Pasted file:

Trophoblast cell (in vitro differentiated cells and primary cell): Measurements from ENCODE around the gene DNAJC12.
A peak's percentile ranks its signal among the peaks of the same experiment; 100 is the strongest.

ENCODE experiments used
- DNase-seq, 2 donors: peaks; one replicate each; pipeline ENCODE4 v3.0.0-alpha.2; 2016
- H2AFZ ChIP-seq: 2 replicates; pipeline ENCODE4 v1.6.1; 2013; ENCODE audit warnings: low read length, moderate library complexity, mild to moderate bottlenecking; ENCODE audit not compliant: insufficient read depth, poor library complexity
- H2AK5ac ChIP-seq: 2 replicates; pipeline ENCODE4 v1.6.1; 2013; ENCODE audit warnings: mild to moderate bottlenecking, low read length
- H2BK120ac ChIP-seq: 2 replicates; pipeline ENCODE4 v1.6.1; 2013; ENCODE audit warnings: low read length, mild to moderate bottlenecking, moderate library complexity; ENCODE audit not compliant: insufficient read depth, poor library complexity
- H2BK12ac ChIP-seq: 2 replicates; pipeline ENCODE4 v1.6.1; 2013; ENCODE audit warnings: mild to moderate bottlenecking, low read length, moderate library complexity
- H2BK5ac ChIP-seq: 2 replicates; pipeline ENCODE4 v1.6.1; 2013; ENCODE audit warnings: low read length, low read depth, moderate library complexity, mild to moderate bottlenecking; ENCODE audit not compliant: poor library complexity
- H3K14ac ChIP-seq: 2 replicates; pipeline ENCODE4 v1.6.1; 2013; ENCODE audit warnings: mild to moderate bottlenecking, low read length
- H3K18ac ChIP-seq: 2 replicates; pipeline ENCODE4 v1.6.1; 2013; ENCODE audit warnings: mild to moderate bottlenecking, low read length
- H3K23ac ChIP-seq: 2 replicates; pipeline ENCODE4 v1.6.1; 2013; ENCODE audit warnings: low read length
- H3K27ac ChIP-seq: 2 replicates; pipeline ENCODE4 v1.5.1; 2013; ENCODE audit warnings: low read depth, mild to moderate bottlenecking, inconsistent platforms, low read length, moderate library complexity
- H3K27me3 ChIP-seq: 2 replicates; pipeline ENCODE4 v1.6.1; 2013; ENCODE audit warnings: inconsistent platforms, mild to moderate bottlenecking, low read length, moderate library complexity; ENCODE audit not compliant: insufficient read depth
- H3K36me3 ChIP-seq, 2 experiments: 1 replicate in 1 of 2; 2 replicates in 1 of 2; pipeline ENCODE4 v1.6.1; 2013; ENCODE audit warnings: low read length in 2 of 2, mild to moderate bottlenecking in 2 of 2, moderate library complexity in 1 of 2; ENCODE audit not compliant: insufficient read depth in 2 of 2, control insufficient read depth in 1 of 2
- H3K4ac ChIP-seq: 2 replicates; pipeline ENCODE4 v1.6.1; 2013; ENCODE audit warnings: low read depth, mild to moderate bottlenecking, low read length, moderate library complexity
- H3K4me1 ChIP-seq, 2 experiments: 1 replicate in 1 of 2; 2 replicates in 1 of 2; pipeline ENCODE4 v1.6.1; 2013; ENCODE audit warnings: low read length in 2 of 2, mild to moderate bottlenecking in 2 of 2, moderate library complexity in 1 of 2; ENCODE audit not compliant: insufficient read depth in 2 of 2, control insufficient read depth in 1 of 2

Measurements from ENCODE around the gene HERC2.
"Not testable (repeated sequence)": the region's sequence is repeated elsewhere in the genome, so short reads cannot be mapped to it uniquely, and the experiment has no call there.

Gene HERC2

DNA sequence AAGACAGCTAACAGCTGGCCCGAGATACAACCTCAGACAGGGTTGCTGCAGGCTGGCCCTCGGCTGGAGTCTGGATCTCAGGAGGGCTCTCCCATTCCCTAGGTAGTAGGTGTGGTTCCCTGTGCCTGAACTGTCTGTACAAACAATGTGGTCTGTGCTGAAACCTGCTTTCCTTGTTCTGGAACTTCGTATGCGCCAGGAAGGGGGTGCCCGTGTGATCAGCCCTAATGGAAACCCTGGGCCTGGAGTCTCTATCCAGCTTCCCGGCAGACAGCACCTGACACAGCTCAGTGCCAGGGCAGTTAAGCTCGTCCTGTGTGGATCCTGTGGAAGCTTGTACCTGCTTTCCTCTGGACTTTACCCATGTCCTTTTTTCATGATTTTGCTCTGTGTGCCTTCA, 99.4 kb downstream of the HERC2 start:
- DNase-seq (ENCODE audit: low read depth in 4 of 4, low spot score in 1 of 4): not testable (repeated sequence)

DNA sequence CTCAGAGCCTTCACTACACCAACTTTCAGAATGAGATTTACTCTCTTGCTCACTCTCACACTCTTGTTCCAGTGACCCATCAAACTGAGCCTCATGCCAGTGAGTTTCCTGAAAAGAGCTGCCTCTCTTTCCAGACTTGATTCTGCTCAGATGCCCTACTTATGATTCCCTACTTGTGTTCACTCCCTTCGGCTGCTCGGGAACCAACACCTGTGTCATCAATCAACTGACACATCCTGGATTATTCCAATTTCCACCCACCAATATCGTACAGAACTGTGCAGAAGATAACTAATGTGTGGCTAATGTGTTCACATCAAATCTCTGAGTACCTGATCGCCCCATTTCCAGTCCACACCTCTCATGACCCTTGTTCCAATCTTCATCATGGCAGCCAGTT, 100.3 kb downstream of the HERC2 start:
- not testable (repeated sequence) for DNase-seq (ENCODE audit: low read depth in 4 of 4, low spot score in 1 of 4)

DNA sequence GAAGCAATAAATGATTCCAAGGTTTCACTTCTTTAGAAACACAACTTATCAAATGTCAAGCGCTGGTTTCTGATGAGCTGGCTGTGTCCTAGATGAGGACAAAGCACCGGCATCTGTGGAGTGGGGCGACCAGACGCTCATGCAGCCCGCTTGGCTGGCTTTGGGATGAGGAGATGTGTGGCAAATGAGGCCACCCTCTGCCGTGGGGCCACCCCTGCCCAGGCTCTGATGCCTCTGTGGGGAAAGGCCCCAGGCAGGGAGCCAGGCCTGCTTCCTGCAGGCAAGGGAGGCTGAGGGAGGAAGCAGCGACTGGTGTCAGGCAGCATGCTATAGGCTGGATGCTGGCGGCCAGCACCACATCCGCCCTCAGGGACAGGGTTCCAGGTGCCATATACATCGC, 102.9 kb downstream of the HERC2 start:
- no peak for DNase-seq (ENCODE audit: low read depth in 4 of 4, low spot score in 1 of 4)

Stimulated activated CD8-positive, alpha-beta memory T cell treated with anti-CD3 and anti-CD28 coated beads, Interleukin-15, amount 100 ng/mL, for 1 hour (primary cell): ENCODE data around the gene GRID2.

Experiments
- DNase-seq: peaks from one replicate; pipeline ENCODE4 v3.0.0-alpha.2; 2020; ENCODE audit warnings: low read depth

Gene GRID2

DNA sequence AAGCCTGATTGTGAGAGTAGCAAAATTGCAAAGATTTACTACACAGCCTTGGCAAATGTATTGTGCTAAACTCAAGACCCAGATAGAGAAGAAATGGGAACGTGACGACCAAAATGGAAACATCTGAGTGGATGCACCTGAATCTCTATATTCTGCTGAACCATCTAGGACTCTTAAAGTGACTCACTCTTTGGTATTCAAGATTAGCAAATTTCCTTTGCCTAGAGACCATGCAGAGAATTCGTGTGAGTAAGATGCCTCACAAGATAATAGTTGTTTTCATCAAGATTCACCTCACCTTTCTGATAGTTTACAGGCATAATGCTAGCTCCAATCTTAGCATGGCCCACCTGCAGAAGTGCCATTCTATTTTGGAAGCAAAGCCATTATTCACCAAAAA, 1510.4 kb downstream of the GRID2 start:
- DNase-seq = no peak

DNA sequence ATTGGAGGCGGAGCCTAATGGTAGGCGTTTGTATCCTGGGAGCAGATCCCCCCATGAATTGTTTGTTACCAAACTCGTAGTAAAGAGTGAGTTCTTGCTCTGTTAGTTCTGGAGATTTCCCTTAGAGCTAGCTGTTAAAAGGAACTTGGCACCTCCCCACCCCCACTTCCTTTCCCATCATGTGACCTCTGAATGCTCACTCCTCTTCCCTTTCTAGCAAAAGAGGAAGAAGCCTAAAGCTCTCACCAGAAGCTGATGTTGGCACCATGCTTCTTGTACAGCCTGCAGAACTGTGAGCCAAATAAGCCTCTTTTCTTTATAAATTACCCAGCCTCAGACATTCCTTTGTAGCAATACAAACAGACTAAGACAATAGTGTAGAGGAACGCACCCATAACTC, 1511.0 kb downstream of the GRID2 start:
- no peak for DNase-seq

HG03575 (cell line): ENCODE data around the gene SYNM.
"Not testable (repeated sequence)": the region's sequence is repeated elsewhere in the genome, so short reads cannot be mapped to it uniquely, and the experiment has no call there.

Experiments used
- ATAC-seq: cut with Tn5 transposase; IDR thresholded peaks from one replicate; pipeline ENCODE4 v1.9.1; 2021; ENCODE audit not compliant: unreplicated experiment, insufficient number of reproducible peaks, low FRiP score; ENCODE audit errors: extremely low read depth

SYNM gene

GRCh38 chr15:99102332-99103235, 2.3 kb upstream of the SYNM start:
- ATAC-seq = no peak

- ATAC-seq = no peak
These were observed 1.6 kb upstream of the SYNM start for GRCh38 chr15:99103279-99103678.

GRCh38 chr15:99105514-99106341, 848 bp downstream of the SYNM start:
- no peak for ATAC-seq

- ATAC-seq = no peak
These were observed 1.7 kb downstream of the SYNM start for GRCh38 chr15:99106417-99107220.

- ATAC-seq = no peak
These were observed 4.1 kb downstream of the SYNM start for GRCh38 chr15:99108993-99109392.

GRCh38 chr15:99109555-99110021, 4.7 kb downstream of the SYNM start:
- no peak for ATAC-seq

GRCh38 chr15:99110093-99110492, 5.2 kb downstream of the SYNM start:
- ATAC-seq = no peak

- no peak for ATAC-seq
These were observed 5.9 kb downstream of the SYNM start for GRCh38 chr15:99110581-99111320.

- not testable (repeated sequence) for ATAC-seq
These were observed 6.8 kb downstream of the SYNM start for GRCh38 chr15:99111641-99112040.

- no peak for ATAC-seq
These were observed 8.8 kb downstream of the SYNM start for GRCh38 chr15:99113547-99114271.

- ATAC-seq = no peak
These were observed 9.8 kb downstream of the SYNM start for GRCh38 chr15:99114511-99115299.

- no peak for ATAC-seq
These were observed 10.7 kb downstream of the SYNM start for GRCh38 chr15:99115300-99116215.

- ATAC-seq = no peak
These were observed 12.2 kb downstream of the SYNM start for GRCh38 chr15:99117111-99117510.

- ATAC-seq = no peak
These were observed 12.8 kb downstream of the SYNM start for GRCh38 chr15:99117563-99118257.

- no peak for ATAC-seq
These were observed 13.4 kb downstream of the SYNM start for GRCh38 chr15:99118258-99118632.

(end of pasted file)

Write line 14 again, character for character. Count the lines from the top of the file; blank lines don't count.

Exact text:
- H3K27me3 ChIP-seq: 2 replicates; pipeline ENCODE4 v1.6.1; 2013; ENCODE audit warnings: inconsistent platforms, mild to moderate bottlenecking, low read length, moderate library complexity; ENCODE audit not compliant: insufficient read depth